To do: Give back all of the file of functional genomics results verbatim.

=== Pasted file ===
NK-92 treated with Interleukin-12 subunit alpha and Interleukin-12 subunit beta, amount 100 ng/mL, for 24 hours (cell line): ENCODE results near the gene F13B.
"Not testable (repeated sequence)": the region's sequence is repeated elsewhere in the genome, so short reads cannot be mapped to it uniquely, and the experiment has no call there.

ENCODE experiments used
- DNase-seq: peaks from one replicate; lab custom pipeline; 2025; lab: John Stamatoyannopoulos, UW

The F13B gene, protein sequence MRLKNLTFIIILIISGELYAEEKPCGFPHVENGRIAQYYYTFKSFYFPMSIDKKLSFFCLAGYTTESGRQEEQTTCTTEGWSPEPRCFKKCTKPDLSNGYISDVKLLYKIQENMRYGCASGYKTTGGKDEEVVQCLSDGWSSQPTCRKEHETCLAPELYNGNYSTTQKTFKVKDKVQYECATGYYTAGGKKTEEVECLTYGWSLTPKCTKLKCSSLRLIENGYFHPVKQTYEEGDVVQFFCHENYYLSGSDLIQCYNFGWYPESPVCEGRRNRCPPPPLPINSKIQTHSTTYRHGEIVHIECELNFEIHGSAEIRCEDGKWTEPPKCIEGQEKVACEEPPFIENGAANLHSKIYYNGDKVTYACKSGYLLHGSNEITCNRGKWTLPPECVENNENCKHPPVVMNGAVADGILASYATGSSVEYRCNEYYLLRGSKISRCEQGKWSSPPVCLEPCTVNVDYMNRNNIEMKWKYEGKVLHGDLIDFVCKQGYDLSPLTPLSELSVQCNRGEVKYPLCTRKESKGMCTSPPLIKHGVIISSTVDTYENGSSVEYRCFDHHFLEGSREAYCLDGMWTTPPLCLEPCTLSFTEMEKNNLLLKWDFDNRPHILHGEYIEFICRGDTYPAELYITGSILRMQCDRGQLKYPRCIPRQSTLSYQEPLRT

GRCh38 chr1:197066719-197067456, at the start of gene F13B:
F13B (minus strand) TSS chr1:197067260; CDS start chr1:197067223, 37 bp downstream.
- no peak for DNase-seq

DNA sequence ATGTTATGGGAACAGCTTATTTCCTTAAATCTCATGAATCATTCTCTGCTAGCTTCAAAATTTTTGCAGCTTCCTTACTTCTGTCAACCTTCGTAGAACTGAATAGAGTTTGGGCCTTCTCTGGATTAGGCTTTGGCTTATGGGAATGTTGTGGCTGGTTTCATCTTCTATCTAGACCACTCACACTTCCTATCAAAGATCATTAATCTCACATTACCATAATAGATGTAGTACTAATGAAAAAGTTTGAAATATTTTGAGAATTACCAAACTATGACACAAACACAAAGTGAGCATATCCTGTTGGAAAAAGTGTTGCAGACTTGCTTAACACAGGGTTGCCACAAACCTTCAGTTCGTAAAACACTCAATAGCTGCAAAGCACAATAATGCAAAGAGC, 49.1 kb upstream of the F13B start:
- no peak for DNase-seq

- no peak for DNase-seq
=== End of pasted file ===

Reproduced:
NK-92 treated with Interleukin-12 subunit alpha and Interleukin-12 subunit beta, amount 100 ng/mL, for 24 hours (cell line): ENCODE results near the gene F13B.
"Not testable (repeated sequence)": the region's sequence is repeated elsewhere in the genome, so short reads cannot be mapped to it uniquely, and the experiment has no call there.

ENCODE experiments used
- DNase-seq: peaks from one replicate; lab custom pipeline; 2025; lab: John Stamatoyannopoulos, UW

The F13B gene, protein sequence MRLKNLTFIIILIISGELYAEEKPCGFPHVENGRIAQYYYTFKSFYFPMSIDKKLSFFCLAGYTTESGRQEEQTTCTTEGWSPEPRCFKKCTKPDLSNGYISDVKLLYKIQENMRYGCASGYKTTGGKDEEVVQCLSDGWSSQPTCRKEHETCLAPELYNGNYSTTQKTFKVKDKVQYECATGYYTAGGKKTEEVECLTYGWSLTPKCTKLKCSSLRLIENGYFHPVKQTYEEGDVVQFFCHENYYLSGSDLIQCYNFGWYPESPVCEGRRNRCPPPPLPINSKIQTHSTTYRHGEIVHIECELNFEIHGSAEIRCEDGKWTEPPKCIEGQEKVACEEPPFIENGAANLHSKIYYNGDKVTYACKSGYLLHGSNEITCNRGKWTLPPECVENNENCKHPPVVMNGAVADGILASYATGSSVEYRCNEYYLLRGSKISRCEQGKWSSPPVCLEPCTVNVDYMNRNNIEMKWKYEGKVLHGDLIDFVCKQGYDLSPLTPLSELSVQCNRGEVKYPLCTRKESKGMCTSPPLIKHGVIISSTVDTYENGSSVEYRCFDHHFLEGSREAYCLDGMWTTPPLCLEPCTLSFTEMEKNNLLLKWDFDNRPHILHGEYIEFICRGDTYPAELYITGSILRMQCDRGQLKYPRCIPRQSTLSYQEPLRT

GRCh38 chr1:197066719-197067456, at the start of gene F13B:
F13B (minus strand) TSS chr1:197067260; CDS start chr1:197067223, 37 bp downstream.
- no peak for DNase-seq

DNA sequence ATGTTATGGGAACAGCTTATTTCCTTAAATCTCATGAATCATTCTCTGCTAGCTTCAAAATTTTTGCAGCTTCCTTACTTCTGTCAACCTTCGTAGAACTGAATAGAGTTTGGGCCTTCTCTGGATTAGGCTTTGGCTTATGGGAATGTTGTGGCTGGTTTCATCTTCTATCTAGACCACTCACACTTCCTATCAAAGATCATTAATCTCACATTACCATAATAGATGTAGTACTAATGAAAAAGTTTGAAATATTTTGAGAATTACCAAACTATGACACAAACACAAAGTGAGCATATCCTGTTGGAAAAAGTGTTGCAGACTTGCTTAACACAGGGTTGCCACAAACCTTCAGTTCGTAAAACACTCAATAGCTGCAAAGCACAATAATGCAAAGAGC, 49.1 kb upstream of the F13B start:
- no peak for DNase-seq

- no peak for DNase-seq